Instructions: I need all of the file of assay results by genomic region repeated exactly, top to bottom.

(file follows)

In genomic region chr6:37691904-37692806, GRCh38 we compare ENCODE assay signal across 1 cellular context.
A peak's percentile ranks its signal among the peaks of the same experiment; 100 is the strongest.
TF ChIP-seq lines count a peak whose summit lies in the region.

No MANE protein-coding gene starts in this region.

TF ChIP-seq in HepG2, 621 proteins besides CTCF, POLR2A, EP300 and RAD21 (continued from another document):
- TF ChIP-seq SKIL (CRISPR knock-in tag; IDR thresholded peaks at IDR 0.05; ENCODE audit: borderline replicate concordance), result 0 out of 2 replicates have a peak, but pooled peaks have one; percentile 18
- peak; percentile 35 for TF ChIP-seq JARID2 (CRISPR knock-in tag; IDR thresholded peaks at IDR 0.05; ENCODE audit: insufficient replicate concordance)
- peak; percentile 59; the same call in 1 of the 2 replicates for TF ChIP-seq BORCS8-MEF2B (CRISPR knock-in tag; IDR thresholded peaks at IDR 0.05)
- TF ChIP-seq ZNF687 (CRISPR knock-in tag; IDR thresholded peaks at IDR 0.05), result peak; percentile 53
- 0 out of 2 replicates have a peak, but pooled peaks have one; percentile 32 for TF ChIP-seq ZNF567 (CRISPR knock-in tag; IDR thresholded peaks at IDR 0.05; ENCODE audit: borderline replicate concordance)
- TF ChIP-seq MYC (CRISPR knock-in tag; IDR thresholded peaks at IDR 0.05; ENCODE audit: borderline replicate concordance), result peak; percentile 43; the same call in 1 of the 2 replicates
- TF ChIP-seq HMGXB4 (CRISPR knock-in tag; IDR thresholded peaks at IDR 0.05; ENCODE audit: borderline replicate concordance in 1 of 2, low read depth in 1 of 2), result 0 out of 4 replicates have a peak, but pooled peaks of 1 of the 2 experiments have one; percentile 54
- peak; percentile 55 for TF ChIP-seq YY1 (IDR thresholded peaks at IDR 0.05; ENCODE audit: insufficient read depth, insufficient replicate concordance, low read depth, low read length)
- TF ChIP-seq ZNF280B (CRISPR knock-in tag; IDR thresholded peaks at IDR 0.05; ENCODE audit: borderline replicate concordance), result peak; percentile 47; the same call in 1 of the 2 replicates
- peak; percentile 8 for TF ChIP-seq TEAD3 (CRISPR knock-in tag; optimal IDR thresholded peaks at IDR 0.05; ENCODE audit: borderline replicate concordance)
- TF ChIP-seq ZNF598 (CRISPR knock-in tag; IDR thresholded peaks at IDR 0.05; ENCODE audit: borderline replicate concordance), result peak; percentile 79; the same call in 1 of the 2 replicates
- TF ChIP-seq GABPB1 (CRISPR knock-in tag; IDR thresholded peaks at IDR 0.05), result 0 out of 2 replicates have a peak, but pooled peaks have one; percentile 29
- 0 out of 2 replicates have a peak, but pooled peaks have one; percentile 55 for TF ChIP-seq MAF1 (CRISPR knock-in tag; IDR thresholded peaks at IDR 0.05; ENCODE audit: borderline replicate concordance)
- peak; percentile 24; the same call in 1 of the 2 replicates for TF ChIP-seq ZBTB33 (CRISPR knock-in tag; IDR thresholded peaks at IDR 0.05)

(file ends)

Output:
In genomic region chr6:37691904-37692806, GRCh38 we compare ENCODE assay signal across 1 cellular context.
A peak's percentile ranks its signal among the peaks of the same experiment; 100 is the strongest.
TF ChIP-seq lines count a peak whose summit lies in the region.

No MANE protein-coding gene starts in this region.

TF ChIP-seq in HepG2, 621 proteins besides CTCF, POLR2A, EP300 and RAD21 (continued from another document):
- TF ChIP-seq SKIL (CRISPR knock-in tag; IDR thresholded peaks at IDR 0.05; ENCODE audit: borderline replicate concordance), result 0 out of 2 replicates have a peak, but pooled peaks have one; percentile 18
- peak; percentile 35 for TF ChIP-seq JARID2 (CRISPR knock-in tag; IDR thresholded peaks at IDR 0.05; ENCODE audit: insufficient replicate concordance)
- peak; percentile 59; the same call in 1 of the 2 replicates for TF ChIP-seq BORCS8-MEF2B (CRISPR knock-in tag; IDR thresholded peaks at IDR 0.05)
- TF ChIP-seq ZNF687 (CRISPR knock-in tag; IDR thresholded peaks at IDR 0.05), result peak; percentile 53
- 0 out of 2 replicates have a peak, but pooled peaks have one; percentile 32 for TF ChIP-seq ZNF567 (CRISPR knock-in tag; IDR thresholded peaks at IDR 0.05; ENCODE audit: borderline replicate concordance)
- TF ChIP-seq MYC (CRISPR knock-in tag; IDR thresholded peaks at IDR 0.05; ENCODE audit: borderline replicate concordance), result peak; percentile 43; the same call in 1 of the 2 replicates
- TF ChIP-seq HMGXB4 (CRISPR knock-in tag; IDR thresholded peaks at IDR 0.05; ENCODE audit: borderline replicate concordance in 1 of 2, low read depth in 1 of 2), result 0 out of 4 replicates have a peak, but pooled peaks of 1 of the 2 experiments have one; percentile 54
- peak; percentile 55 for TF ChIP-seq YY1 (IDR thresholded peaks at IDR 0.05; ENCODE audit: insufficient read depth, insufficient replicate concordance, low read depth, low read length)
- TF ChIP-seq ZNF280B (CRISPR knock-in tag; IDR thresholded peaks at IDR 0.05; ENCODE audit: borderline replicate concordance), result peak; percentile 47; the same call in 1 of the 2 replicates
- peak; percentile 8 for TF ChIP-seq TEAD3 (CRISPR knock-in tag; optimal IDR thresholded peaks at IDR 0.05; ENCODE audit: borderline replicate concordance)
- TF ChIP-seq ZNF598 (CRISPR knock-in tag; IDR thresholded peaks at IDR 0.05; ENCODE audit: borderline replicate concordance), result peak; percentile 79; the same call in 1 of the 2 replicates
- TF ChIP-seq GABPB1 (CRISPR knock-in tag; IDR thresholded peaks at IDR 0.05), result 0 out of 2 replicates have a peak, but pooled peaks have one; percentile 29
- 0 out of 2 replicates have a peak, but pooled peaks have one; percentile 55 for TF ChIP-seq MAF1 (CRISPR knock-in tag; IDR thresholded peaks at IDR 0.05; ENCODE audit: borderline replicate concordance)
- peak; percentile 24; the same call in 1 of the 2 replicates for TF ChIP-seq ZBTB33 (CRISPR knock-in tag; IDR thresholded peaks at IDR 0.05)